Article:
Denouncing the Biden administration’s decision not to honor diversity visa applications for individuals who were negatively impacted by the Trump administration’s travel ban focused on certain Muslim-majority countries, the American Civil Liberties Union (ACLU) heavily criticized the announcement as a failure that enshrines Trump-era racism and Islamophobia as Biden-era policy.
The civil liberties group said that African immigrants were disproportionately targeted by the measures.
“While President Biden is right to call the Muslim ban ‘a stain on our national conscience,’ he has failed to help so many of those harmed by it,” Manar Waheed, the ACLU’s senior legislative and advocacy counsel, said on Tuesday. “The opportunity to ‘win’ a diversity visa is a rare and life-changing opportunity that was snatched away from thousands of people because of President Trump’s hatred and discrimination. Instead of restoring this opportunity, President Biden just dusted off Trump’s ‘CLOSED’ sign and locked the door behind him.”
The American Immigration Council’s lead policy counsel Aaron Reichlin-Melnick told Law&Crime that the decision was “certainly bad for those who were denied diversity visas.”
State Department spokesperson Ned Price, who recently deflected questions from an Associated Press reporter on U.S. policy toward the Palestinians, issued the decision in a press release on Monday.
“FY 2017 – FY 2020 Diversity Visa applicants who were not issued visas are statutorily barred from being issued visas based on their selection as Diversity Visa applicants in those fiscal years, as the deadlines for visa issuance in those fiscal years have expired,” the State Department’s press statement says.
The decision to deny those visa is the capstone on the Biden administration’s day-one efforts to review the Trump administration’s unchecked denials of diversity visas to valid applicants who would might have otherwise been entitled to them if not for the policy known as the “Muslim ban,” which is the term used by most immigration activists and advocates, including the ACLU.
Immigrants impacted by the initially Islam-centered policy, which later grew to include non-Muslim majority nations like North Korea and Venezuela, must restart the expensive and time-consuming visa application process.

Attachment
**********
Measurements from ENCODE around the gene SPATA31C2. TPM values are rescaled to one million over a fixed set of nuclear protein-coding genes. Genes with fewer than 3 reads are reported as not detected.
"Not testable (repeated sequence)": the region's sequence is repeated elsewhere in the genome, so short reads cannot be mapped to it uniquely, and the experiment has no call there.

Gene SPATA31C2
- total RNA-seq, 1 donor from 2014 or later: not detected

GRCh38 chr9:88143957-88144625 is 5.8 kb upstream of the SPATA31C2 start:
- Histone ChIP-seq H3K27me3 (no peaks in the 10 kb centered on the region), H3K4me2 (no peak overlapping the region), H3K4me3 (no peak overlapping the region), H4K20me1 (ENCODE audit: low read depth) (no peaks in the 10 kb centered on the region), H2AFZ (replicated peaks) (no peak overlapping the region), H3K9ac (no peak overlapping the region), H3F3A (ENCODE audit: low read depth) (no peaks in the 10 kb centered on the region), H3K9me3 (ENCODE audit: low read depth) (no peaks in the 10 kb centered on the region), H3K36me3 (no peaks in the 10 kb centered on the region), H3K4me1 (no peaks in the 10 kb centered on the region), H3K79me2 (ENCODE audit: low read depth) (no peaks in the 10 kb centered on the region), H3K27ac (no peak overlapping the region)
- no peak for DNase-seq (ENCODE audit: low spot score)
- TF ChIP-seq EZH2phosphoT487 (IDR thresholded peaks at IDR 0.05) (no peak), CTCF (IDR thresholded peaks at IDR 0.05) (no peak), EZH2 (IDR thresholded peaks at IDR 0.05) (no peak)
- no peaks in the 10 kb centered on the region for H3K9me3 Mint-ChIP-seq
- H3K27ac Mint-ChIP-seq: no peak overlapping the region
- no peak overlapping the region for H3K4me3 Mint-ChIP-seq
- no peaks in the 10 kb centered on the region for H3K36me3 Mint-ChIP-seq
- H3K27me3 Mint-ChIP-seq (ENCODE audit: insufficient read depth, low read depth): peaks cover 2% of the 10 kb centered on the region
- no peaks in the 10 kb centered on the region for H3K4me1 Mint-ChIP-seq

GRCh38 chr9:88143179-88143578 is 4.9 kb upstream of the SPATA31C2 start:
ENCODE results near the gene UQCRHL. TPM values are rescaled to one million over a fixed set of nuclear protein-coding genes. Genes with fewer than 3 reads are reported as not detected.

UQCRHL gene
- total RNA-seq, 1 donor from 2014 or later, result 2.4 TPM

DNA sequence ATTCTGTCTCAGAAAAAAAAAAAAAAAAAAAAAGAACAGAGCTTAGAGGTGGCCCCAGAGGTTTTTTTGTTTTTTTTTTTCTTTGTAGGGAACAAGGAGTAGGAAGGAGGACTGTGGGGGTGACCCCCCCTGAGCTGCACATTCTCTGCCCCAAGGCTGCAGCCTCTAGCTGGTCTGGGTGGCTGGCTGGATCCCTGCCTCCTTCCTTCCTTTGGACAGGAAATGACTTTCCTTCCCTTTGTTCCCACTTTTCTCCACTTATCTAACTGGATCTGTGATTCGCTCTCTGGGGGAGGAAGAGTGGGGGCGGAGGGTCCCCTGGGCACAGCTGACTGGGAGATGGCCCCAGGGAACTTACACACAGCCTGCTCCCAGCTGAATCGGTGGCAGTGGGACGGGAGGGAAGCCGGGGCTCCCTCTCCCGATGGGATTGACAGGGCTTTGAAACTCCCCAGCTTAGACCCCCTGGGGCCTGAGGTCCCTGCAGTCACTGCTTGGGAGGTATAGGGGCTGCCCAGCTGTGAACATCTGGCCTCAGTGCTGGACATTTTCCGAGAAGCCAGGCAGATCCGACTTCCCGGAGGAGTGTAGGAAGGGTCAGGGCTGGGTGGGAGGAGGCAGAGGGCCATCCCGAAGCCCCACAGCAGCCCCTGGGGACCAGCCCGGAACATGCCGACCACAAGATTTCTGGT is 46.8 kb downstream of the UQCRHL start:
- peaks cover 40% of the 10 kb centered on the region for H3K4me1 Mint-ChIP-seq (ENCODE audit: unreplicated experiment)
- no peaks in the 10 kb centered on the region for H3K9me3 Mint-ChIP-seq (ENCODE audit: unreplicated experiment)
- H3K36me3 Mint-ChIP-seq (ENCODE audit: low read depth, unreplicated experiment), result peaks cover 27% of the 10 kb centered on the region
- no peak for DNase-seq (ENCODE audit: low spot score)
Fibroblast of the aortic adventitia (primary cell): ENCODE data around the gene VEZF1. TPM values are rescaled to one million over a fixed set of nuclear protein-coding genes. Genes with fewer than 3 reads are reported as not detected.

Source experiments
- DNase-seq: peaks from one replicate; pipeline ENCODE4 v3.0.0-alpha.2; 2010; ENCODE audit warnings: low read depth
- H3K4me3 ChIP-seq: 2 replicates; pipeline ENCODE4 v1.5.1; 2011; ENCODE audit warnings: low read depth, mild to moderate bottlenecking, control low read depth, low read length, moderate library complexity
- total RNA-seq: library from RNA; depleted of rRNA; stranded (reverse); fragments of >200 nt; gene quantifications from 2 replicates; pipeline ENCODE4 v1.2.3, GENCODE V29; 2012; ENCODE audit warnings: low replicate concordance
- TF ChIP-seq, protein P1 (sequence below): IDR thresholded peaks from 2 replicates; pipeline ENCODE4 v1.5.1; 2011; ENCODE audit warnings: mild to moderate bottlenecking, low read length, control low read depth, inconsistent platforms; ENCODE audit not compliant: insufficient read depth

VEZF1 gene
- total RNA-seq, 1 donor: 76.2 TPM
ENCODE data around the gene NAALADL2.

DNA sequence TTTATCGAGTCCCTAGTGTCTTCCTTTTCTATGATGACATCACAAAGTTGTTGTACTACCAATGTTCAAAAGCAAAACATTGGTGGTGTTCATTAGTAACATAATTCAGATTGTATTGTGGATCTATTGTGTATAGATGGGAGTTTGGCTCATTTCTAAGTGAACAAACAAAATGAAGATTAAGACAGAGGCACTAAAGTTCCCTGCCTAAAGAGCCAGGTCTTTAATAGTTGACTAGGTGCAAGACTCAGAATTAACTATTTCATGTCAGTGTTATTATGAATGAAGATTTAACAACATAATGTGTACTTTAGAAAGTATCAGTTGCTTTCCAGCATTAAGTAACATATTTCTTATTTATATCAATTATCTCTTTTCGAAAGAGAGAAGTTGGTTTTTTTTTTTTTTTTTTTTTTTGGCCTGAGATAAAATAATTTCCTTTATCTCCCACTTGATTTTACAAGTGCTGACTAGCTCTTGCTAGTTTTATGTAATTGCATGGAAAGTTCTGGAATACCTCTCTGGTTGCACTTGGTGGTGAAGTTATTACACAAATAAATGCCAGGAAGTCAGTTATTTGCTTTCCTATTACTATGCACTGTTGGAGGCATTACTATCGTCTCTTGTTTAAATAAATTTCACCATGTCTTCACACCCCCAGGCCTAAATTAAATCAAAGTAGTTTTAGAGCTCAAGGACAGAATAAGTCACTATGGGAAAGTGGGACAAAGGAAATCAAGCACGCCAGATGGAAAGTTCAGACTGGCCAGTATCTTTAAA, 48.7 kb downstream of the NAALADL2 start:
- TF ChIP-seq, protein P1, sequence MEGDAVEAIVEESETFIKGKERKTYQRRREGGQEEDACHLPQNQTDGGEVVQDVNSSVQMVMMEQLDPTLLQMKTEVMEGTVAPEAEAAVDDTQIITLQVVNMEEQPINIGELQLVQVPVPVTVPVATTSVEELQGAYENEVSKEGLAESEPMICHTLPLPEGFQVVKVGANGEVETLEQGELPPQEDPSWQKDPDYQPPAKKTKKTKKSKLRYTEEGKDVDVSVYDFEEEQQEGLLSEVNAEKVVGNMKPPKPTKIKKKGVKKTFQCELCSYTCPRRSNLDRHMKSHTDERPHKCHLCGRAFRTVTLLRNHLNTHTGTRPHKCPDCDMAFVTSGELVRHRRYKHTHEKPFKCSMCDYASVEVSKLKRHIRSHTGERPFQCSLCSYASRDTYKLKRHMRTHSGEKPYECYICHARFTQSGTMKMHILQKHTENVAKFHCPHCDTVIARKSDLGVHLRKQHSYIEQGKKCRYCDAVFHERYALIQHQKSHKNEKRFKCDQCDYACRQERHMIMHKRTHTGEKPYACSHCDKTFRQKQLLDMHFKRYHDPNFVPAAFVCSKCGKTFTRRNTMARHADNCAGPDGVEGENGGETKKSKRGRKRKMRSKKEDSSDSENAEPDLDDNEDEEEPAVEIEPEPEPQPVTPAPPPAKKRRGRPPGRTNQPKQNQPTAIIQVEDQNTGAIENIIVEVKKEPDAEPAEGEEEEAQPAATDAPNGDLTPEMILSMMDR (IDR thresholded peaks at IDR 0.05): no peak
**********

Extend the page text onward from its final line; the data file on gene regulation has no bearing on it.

The Biden administration’s decision is the result of a 45-day long review mandated by an executive order promulgated on President Joe Biden’s first day in office. That order rescinded the Muslim ban. The ACLU and other civil rights groups had hoped that Biden would eventually undo all of the fallout from the Muslim ban. Those hopes, for now at least, have been dashed.
“This decision threatens to forever prevent thousands of Black and Brown immigrants who meet all of the legal requirements to immigrate to the United States from doing so, perpetuating the effects of the discriminatory ban,” Waheed continued. “Although Biden made the Muslim ban recession a day one priority, that alone is not enough. Today, he cemented Trump’s legacy of harm.”
Muslim Advocates, a national civil rights organization that advocates against bigotry via litigation, lobbying and organizing, criticized the Biden administration for the decision.
“Donald Trump’s Muslim Ban cruelly separated families and imposed serious psychological, financial and even physical harm on countless individuals,” said the group’s Legal Director Mary Bauer. “Disappointingly, after a 45 day review, the Biden administration has chosen to do next to nothing to help undo that harm.”
“For the last four years and even longer, victims of the Muslim ban have been meticulously navigating the red tape to apply for a visa. This includes pouring over documents, paying significant fees, traveling to attend interviews and getting by on the slim hope that they will get a visa and can resume their lives with their families,” Bauer continued. “To those families whose dreams were crushed by the Muslim ban over the past four years, the Biden administration has sent a clear message: sorry, start over and pay us again.”
The Biden administration is offering a limited form of relief. Those whose applications who were rejected on or after January 20, 2020 are allowed to dispute their rejections without submitting new forms or paying again. Those rejected before then are still allowed to reapply but must restart the process from scratch.
“The Biden administration is not doing enough to do right by these families and must find some way to bring them meaningful help,” Bauer added.
[image via SAUL LOEB/AFP via Getty Images]
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